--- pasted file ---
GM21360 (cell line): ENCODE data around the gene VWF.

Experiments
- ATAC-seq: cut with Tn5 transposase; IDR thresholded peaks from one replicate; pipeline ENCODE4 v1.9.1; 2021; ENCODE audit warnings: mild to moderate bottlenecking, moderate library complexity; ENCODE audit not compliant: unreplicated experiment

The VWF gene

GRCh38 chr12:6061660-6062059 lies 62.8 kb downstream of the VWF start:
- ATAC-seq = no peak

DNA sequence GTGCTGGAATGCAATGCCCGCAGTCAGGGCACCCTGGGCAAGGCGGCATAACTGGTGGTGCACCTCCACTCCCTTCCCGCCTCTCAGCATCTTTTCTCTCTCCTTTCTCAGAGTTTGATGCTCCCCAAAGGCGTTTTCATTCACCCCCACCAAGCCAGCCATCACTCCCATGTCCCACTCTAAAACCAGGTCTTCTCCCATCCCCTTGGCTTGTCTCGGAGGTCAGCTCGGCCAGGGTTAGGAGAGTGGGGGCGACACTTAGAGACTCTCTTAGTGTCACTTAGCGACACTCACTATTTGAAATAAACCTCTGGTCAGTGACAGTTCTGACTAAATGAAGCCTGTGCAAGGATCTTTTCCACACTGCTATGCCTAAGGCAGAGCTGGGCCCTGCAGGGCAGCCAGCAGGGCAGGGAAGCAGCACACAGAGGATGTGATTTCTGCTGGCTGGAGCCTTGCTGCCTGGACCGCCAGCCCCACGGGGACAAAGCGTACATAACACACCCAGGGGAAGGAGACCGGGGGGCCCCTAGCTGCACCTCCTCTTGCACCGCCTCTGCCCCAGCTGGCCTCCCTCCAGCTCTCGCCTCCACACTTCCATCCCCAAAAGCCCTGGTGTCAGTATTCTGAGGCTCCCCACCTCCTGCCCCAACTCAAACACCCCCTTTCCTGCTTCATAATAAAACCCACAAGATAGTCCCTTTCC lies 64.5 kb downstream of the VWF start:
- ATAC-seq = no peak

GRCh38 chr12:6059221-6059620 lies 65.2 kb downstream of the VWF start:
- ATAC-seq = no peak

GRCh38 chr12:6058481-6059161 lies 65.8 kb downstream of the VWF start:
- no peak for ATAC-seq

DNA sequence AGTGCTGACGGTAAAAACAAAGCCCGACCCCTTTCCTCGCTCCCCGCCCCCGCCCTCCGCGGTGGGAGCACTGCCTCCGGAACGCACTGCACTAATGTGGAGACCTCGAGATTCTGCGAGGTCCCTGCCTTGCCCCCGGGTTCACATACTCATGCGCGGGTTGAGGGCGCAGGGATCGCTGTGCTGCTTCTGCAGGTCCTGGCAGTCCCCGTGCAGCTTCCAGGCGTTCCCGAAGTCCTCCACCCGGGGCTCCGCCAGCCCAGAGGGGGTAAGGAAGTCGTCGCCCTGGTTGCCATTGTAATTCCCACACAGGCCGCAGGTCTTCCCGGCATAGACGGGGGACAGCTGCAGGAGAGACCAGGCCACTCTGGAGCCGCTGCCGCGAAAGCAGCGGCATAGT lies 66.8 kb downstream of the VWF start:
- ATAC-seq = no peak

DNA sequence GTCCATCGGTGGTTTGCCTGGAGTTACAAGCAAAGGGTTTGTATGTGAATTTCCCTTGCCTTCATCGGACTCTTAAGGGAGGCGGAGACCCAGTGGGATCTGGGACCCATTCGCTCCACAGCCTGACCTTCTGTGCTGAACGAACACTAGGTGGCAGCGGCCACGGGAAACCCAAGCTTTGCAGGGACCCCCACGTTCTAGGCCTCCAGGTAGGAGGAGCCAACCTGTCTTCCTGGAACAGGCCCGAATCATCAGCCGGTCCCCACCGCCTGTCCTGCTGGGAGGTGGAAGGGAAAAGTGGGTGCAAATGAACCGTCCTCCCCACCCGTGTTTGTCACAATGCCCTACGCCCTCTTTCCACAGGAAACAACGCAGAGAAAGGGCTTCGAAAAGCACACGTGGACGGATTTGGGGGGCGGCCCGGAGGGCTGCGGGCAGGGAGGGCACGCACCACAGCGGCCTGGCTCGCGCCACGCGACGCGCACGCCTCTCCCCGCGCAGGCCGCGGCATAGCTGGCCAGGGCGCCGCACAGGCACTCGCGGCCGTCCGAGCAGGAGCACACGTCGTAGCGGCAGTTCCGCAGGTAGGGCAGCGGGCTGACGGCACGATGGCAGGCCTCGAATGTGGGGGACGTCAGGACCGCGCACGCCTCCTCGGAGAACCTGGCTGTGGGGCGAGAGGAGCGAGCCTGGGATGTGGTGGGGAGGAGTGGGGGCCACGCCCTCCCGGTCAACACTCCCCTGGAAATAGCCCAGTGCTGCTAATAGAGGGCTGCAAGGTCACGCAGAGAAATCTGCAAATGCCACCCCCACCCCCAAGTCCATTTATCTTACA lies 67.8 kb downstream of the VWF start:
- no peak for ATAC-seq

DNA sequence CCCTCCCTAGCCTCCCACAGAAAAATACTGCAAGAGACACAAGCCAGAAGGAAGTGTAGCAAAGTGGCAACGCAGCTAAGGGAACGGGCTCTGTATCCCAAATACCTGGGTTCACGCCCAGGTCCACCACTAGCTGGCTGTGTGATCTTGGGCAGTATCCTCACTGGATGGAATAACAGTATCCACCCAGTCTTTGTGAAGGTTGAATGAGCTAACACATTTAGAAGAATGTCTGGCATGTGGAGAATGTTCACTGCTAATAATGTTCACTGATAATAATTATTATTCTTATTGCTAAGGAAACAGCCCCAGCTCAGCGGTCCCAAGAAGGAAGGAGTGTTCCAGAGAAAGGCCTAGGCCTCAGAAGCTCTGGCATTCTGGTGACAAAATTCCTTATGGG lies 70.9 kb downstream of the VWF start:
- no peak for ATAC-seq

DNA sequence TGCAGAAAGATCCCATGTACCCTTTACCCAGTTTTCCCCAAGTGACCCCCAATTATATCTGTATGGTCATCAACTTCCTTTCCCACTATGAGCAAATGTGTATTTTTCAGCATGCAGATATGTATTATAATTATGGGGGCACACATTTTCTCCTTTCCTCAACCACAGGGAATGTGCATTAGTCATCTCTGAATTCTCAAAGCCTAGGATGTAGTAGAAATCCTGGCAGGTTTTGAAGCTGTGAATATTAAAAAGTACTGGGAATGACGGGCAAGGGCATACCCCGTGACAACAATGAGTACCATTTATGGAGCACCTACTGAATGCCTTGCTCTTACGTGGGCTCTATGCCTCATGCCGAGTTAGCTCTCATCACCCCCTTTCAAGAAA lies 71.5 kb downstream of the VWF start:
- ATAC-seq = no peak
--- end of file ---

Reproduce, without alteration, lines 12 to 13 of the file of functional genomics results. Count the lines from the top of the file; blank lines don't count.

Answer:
- no peak for ATAC-seq

DNA sequence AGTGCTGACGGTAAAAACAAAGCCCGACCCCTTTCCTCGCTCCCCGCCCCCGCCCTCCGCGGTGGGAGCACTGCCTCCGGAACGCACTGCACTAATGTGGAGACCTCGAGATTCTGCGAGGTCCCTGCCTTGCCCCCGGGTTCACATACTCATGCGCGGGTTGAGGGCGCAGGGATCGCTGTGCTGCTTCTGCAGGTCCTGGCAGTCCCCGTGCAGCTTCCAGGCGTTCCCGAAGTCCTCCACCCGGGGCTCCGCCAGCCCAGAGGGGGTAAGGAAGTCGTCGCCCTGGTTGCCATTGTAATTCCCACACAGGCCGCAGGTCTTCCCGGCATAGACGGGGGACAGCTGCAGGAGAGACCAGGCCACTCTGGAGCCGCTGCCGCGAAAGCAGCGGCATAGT lies 66.8 kb downstream of the VWF start: